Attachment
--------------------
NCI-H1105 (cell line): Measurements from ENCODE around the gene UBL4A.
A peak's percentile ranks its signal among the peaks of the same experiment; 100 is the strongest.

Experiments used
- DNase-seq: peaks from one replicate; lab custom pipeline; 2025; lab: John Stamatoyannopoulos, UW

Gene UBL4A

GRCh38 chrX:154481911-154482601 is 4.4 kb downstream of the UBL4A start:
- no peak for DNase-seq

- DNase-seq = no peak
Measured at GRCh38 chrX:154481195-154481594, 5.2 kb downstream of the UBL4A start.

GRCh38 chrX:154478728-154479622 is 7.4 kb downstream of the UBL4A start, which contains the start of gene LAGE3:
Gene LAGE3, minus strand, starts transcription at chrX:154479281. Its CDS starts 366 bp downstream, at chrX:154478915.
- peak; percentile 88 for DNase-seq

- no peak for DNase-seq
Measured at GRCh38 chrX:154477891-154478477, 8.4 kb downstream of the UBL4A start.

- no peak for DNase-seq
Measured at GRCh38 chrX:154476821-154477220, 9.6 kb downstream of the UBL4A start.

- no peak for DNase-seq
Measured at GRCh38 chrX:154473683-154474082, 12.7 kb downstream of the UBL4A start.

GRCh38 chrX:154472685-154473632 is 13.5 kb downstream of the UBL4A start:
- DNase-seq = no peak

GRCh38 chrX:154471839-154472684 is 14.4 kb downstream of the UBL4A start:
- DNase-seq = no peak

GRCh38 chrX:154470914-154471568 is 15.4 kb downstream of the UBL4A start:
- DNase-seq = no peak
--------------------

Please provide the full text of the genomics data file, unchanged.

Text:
NCI-H1105 (cell line): Measurements from ENCODE around the gene UBL4A.
A peak's percentile ranks its signal among the peaks of the same experiment; 100 is the strongest.

Experiments used
- DNase-seq: peaks from one replicate; lab custom pipeline; 2025; lab: John Stamatoyannopoulos, UW

Gene UBL4A

GRCh38 chrX:154481911-154482601 is 4.4 kb downstream of the UBL4A start:
- no peak for DNase-seq

- DNase-seq = no peak
Measured at GRCh38 chrX:154481195-154481594, 5.2 kb downstream of the UBL4A start.

GRCh38 chrX:154478728-154479622 is 7.4 kb downstream of the UBL4A start, which contains the start of gene LAGE3:
Gene LAGE3, minus strand, starts transcription at chrX:154479281. Its CDS starts 366 bp downstream, at chrX:154478915.
- peak; percentile 88 for DNase-seq

- no peak for DNase-seq
Measured at GRCh38 chrX:154477891-154478477, 8.4 kb downstream of the UBL4A start.

- no peak for DNase-seq
Measured at GRCh38 chrX:154476821-154477220, 9.6 kb downstream of the UBL4A start.

- no peak for DNase-seq
Measured at GRCh38 chrX:154473683-154474082, 12.7 kb downstream of the UBL4A start.

GRCh38 chrX:154472685-154473632 is 13.5 kb downstream of the UBL4A start:
- DNase-seq = no peak

GRCh38 chrX:154471839-154472684 is 14.4 kb downstream of the UBL4A start:
- DNase-seq = no peak

GRCh38 chrX:154470914-154471568 is 15.4 kb downstream of the UBL4A start:
- DNase-seq = no peak